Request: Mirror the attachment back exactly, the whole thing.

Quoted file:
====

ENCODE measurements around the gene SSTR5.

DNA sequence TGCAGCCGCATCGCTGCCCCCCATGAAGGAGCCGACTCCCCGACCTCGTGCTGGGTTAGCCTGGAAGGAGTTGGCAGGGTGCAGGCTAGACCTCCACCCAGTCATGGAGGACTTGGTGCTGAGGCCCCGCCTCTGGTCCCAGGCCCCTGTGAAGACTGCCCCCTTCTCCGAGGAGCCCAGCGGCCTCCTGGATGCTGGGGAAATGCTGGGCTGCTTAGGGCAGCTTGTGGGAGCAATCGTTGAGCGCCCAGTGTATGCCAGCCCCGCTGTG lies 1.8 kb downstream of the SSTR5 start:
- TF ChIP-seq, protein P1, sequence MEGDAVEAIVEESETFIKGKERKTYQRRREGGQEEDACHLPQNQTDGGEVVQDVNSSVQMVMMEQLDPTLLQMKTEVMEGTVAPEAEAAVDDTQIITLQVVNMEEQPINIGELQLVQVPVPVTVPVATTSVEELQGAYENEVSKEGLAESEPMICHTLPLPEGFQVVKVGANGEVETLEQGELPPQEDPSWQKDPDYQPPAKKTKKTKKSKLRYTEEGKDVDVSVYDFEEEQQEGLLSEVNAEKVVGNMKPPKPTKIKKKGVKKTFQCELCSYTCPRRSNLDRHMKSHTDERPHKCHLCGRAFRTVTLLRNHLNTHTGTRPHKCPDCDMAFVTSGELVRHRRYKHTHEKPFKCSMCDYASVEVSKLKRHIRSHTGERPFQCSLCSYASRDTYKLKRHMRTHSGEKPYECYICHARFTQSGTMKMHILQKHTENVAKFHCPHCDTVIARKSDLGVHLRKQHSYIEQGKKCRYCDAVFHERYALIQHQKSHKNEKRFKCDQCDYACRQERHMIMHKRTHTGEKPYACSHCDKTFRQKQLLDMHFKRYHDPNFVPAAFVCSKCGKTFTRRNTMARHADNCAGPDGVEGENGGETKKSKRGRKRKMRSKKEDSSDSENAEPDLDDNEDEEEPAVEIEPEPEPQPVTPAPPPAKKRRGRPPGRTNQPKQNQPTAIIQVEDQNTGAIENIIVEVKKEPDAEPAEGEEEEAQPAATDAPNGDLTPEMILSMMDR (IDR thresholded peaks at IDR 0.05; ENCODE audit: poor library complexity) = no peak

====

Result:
ENCODE measurements around the gene SSTR5.

DNA sequence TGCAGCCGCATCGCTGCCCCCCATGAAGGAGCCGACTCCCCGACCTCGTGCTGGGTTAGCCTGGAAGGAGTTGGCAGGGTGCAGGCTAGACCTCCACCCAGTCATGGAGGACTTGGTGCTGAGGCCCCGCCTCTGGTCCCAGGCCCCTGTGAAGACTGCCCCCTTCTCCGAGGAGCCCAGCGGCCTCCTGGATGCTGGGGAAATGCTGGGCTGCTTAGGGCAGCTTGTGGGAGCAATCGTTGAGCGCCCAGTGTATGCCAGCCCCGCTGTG lies 1.8 kb downstream of the SSTR5 start:
- TF ChIP-seq, protein P1, sequence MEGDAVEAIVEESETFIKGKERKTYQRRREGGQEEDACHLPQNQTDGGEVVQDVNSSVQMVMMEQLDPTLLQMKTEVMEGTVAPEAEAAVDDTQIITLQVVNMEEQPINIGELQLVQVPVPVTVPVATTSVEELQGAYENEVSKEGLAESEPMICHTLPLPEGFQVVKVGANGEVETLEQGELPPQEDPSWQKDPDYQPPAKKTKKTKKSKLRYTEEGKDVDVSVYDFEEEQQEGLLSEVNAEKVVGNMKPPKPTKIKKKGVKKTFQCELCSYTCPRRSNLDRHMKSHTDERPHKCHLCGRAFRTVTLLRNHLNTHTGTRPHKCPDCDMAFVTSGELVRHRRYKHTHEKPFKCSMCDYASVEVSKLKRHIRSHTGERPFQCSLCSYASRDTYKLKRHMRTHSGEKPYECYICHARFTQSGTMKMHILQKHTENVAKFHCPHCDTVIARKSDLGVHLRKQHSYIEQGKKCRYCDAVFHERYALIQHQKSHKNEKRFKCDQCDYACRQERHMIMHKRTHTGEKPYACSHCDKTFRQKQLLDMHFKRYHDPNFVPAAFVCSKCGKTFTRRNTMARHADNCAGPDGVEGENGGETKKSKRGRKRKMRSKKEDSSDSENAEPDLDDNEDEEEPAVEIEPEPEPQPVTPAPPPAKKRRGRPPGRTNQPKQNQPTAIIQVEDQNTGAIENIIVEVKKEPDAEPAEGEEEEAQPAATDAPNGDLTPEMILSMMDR (IDR thresholded peaks at IDR 0.05; ENCODE audit: poor library complexity) = no peak